While today's smartphone represents a major leap from the bulky phones of the 1980s, the smartphone of the future may look like something else entirely.

Even though the current smartphone has evolved from what our grandparents used back when you had to use a rotary dial to make a call, they are still in the form of handsets. What will smartphones look like in the future? They may not look like phones at all. The smartphone of the future might be something you wear or it may even be something that actually becomes a part of you.

A rotary phone next to a modern smartphone.

Today's phones are still just handsets like the ones used since the invention of the telephone. Image source: Pixabay. 

A brief history of smartphones

While many people think of Apple's (NASDAQ: AAPL) iPhone as the first smartphone, IBM (NYSE: IBM) actually had the first-ever phone with apps and a touchscreen with its little-remembered Simon.

What's shocking though is that even though smartphones have evolved, the Simon in 1994 and the first iPhone more than a decade later in 2007, don't look all that different from current handsets. The smartphone of today looks a lot like a nicer version of the smartphone of a decade ago, but what will smartphones look like in the future?

A look into the near future

In the short-term smartphone innovation will remain moderate. In reality, the biggest change in phones over the past five years has been the launch of "phablets," phones that offer a screen size larger than a typical phone, but smaller than a tablet. There's no strict definition for what makes a phablet, but anything with a screen around 5.5 inches to 7 inches roughly qualifies.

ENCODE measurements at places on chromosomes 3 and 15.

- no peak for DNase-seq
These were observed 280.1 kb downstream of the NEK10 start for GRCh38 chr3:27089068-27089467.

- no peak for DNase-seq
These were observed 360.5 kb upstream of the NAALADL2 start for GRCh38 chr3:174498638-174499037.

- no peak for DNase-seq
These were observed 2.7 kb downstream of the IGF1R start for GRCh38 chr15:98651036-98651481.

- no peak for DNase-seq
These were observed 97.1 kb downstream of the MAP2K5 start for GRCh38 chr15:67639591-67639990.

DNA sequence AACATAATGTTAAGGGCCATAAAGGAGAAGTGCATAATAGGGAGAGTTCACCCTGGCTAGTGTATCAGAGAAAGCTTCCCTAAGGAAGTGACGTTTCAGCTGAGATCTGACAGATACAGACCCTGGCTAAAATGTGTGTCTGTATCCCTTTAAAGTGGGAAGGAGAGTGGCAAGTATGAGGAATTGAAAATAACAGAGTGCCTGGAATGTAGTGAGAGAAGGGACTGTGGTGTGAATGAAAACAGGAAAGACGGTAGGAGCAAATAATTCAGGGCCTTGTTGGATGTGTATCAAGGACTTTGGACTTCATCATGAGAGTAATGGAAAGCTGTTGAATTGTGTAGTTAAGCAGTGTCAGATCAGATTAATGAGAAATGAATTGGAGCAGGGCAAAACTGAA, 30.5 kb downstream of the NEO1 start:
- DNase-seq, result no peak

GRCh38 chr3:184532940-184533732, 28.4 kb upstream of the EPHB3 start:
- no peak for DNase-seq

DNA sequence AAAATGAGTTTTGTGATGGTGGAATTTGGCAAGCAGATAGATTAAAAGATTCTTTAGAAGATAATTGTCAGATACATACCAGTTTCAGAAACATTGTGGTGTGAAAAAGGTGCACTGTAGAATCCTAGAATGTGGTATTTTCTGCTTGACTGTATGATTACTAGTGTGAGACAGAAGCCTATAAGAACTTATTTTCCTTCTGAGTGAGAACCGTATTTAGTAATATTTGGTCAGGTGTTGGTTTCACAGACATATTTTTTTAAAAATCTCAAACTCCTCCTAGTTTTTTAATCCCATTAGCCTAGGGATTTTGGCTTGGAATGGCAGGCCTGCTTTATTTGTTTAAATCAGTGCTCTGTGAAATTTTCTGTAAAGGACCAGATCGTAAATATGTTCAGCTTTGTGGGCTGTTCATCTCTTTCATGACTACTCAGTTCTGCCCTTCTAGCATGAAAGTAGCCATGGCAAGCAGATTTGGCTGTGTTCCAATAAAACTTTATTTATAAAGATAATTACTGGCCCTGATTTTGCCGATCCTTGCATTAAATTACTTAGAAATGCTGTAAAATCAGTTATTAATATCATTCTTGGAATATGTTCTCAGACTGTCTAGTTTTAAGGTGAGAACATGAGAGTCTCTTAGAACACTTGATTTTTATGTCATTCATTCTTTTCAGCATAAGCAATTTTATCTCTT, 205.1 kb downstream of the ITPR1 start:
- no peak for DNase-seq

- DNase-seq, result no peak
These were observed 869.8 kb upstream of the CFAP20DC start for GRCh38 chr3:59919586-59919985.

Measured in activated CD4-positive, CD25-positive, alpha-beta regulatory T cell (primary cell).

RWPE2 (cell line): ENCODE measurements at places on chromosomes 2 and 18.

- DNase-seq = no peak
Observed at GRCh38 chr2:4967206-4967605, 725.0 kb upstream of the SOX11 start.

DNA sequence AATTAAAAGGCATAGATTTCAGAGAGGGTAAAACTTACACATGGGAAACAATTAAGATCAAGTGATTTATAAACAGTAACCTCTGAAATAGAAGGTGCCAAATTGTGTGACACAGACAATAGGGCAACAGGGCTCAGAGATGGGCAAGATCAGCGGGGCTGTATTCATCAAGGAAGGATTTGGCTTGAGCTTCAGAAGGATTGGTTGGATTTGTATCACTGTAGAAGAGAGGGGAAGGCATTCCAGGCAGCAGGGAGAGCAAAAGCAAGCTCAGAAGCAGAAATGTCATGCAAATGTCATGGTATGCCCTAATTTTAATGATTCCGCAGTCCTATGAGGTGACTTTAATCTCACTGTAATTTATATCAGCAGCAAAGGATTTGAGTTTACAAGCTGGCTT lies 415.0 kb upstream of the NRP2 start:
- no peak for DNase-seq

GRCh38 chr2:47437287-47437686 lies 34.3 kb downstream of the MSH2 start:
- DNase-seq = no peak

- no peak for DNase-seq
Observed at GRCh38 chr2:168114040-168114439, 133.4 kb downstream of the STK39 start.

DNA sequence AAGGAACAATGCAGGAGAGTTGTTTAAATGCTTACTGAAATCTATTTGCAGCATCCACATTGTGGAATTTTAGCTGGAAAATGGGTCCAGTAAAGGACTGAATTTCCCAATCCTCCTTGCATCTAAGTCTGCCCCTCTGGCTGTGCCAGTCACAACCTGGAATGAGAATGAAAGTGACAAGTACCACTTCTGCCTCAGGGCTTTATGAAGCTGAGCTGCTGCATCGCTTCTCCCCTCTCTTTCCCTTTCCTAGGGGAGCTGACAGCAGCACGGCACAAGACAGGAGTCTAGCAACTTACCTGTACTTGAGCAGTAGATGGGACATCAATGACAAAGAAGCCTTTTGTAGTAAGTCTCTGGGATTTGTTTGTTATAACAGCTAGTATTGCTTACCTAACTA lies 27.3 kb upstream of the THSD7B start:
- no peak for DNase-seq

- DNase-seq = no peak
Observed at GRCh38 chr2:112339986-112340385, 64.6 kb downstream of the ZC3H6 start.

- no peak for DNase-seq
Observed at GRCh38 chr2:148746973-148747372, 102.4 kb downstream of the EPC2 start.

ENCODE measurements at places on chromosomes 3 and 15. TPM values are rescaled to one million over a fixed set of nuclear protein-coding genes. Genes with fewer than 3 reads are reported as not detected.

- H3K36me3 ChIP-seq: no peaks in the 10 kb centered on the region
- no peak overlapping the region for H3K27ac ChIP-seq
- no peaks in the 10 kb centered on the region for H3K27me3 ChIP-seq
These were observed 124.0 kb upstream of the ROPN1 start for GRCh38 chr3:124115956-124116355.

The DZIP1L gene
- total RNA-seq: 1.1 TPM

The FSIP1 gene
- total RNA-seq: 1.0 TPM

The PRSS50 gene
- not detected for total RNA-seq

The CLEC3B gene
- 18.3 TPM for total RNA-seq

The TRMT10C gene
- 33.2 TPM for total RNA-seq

Over the next year or two expect similar small tweaks. Apple may, for example, launch a phone with an edge-to-edge screen that eliminates the "home" button. It's also possible that a phone with screens on both sides will launch or that one of the major players will come up with a viable, bendable screen.

A big change will eventually come

While the next year or two of phones most likely won't bring anything overly exciting or shockingly different, that will eventually change. At some point implanted or wearable augmented reality devices will replace our phones. Exactly what form that will take remains to be seen, but Facebook (NASDAQ: FB) CEO Mark Zuckerberg believes it's going to happen.

Speaking at the recent F8 Developer conference, Facebook CEO Mark Zuckerberg suggested that glasses or contact lenses embedded with augmented reality (AR) technology could replace today's "primitive" smartphones.

"We're not using primitive tools today because we prefer primitive tools," Zuckerberg said, according to Newsweek. "We're using primitive tools because we're still early in the journey to create better ones."

The Facebook boss is not alone in believing that smartphones will be replaced by AR technology. Serial entrepreneur Elon Musk has created a company called Neuralink that will work to connect human brains to computers. The primary goal of that company is not eliminating smartphones, but if Musk succeeds, that could be a byproduct of his efforts.

It's the end of the phone as we know it

At some point, after more than 100 years of using phones to communicate, the telephone will disappear. That may not happen soon, but it might be sooner than you think. While AR devices have struggled and mostly been used for gaming or other novelty uses, at some point that will change.

For that to happen, a company like Apple, IBM, Facebook, or Musk's new effort will need to create a form factor that makes sense. Attempts at AR glasses have so far not caught on with the mainstream, perhaps because they are so obtrusive. It may take implants or invisible wearables like a contact lens to change the future of smartphones, but it does seem like at some point that change is inevitable.